• All folders contain their own textures folders for the UV-maps. Especially after exporting the Makehuman models you should move or copy the files to a "own" folder. This avoids a lot of trouble and you know where to look, when you share your data. Btw.: Exporting different clothes with the same texture-filename will produce weird results :? ... since there is only one texture directory in MH export directory.

This is my way to create a scene:

tutorial2.png


  1. The first step is simply to load a location.
  2. The second and third steps are optional. You might append furniture and accessories and place these objects or groups in the scene.
  3. Then I append a character. In this case I select a group called Evi_Max from the evi_heels file. This group contains all elements except for polygon hair and it also contains all modifiers.
  4. If the model should not catch a cold she should get some clothes. :lol: So I append the appropriate clothes file and select a group (e.g. Evi_Coat). Now you have to change all parent objects of the new clothes to Evi and also insert the object Evi in each armature modifier.
  5. Now I append a pose-library and attach the library to the armature. Typically you select all bones (pose-mode, key a) and press the button with the magnifier. In most cases you have to do some minor adjustments manually (e.g. when you use high-heels instead of barefoot). I also use a special library for face poses. I put all face bones in a bone group, so it is simple to select only these bones and modify them.
  6. The next step is to adjust hair by combing it and switch hair-rendering to curve segments (this is something I always forget and see the results after 1 hour of rendering ... :evil: ).
  7. Now the light is tested. Is it sufficient for the scene? Especially in rooms this is very complicated. The face of the model sometimes must be illuminated by an extra (small) area lamp, so that she does not look like a zombie. And beware of the fireflies, since I'm using a tear fluid for the eyes these guys appear in the near of the eyes ...
  8. When everything is done, GIMP is used to add more contrast. This is mainly done to prevent the aRGB community from my extra dark sRGB pictures ... (https://en.wikipedia.org/wiki/Adobe_RGB_color_space or Adobe and Microsoft vs. Linux and MacOS). ;)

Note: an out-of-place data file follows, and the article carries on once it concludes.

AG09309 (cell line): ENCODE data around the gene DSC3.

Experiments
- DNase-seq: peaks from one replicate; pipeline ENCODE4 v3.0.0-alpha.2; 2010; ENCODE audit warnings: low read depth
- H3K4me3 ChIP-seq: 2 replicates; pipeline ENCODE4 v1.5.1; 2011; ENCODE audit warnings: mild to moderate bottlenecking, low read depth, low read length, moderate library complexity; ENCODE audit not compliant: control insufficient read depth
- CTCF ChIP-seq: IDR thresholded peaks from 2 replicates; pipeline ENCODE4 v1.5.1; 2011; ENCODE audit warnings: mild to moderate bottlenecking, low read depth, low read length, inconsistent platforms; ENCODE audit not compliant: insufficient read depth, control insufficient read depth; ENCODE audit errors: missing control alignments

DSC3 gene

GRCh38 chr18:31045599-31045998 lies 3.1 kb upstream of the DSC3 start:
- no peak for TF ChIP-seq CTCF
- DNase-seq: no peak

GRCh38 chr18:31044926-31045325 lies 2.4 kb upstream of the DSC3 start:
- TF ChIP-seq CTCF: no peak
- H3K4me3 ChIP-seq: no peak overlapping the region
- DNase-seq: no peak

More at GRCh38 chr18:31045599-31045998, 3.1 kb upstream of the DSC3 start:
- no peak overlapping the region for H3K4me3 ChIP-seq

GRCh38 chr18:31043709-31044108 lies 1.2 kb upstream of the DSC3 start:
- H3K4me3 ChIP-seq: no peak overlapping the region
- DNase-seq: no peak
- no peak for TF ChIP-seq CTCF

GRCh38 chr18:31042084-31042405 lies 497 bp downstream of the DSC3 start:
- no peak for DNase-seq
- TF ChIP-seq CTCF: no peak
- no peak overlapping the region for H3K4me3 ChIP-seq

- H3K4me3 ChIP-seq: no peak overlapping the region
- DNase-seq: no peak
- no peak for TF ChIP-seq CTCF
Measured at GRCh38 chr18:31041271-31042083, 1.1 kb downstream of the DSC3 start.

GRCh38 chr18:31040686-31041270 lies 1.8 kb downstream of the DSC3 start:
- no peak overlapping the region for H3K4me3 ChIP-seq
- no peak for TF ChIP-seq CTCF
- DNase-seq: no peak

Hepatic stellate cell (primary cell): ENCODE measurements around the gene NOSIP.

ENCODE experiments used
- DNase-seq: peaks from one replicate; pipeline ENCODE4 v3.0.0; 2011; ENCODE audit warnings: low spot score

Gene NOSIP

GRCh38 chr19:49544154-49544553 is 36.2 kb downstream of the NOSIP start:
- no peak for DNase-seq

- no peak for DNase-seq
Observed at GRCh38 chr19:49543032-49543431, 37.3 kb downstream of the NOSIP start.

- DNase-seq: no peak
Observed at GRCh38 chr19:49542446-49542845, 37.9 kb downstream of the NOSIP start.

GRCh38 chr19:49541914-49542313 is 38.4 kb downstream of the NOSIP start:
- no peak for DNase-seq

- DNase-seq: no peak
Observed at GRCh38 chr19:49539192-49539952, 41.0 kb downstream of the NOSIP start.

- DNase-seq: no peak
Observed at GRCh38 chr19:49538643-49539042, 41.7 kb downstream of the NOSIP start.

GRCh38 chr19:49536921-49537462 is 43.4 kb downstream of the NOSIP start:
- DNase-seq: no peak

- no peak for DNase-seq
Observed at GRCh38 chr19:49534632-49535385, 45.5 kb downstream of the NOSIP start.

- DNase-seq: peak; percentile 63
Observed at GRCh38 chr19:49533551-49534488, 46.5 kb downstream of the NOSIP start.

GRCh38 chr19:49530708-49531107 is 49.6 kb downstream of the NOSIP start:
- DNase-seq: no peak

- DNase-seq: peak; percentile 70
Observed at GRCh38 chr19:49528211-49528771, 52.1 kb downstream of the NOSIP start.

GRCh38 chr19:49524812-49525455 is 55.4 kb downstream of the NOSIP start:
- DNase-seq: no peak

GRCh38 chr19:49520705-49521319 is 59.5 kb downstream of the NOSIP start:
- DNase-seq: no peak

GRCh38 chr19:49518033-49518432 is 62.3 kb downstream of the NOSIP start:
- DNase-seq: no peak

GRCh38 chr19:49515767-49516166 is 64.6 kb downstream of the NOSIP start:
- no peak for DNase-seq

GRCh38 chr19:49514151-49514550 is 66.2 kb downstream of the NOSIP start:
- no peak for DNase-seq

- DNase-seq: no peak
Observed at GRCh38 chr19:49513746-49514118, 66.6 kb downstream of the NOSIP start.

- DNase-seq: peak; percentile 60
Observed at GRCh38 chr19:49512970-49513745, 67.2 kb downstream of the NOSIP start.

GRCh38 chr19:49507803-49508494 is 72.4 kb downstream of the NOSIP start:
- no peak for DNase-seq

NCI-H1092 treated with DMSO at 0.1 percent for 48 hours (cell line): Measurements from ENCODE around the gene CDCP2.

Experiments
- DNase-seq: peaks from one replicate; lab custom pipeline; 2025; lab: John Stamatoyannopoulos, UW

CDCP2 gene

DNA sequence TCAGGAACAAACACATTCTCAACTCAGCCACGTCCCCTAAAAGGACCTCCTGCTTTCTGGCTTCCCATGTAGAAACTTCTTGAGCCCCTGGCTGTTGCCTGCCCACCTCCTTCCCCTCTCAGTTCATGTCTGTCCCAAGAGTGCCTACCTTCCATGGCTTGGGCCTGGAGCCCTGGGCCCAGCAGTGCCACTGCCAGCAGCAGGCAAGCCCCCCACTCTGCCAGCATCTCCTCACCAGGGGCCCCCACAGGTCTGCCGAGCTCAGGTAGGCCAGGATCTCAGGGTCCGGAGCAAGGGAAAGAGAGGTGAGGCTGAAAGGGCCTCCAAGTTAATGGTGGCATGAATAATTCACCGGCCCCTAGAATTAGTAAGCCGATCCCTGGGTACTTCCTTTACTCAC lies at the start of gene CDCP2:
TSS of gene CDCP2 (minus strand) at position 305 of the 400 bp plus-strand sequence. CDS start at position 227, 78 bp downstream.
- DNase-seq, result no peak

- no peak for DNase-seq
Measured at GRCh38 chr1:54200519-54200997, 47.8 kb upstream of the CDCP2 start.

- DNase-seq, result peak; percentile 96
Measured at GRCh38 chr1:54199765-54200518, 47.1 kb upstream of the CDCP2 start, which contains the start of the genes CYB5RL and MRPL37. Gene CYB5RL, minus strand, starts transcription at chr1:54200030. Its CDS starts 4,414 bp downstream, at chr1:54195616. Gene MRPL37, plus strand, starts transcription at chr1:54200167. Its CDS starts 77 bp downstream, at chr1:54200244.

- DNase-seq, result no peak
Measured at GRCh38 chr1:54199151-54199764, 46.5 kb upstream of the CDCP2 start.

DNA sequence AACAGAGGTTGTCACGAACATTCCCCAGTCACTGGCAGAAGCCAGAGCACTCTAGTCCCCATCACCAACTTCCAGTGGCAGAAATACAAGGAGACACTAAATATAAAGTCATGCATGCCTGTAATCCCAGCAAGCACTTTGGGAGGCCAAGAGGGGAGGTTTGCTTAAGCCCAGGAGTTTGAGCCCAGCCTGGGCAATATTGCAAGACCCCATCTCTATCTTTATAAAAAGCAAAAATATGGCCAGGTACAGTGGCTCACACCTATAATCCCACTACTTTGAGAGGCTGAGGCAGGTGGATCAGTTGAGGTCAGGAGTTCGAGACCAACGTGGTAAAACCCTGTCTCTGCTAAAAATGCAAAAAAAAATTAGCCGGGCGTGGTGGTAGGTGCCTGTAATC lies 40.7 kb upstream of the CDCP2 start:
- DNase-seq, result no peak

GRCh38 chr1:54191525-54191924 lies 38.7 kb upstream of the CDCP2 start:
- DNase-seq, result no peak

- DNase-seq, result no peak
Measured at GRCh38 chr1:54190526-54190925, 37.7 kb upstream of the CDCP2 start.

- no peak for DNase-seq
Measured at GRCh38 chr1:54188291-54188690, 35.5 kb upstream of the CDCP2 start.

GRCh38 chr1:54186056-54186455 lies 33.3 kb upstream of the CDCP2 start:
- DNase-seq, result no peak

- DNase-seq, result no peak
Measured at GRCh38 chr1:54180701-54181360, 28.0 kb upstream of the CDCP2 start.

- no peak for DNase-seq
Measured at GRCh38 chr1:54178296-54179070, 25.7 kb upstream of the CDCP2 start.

The last picture should demonstrate the method. It should show a typical scene, a girl staying in front of the mirror and doing her makeup ..

  1. open locations/bathroom.blend
  2. append accessories/perfumes.blend and place the objects (the lipstick will be used later ...)
  3. append group evi_max from evi_heels.blend
  4. append group evi:babydoll from evi_clothes.blend, enter Evi as parent for the clothes and as object for the armature
  5. append actions standingposlibrary from poses/standingposes.blend, select a pose and push Evi in front of the mirror. Change right arm, hand and fingers (I do not have a 'hold-a-lipstick-pose' ;) ) and put the lipstick between her fingers ...
  6. Now the camera is tested (in this case only with a 55mm lens, because of the small room).
  7. The picture is rendered with 200 cycles. Because of the hair this takes a lot of time.

And this is, what I get:

evi_bathroom4.jpg
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Re: Libraries and tips to arrange characters in Blender

Postby wolgade » Sun Nov 06, 2016 12:13 pm

Great tutorial. I should have organized my stuff like you do. My blender directory is a mess. :lol:
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Postby DredNicolson » Sun Nov 06, 2016 1:25 pm

I'll add this about Group Instancing.

If objects are in Groups in the library file, you can bring them in to your working scene as a Group Instance. To do this, link (don't append) an Object Group to the scene. A new option will appear in the Shift-A menu for Group Instance (and one will be created automatically when you confirm the link, unless you checked off that option).

The objects in the Group will appear in the scene, in the same location and orientation as they are in the library. An Empty is created at the same time; the instance is parented to it. You can't edit the linked objects directly (unless you create a proxy), but you can move, rotate, and scale the instance via its Empty. You can add as many instances of the same Group as you need. It's very useful for scene elements you need a lot of, like streetlights, temple pillars, pews in a church, and such. If you have pre-made lighting setups, you can bring them in as Group Instances also.

Note: The parent Empty for an instance is always created at the center point of the scene. (Position 0,0,0) Arrange the grouped objects in the library file with this in mind.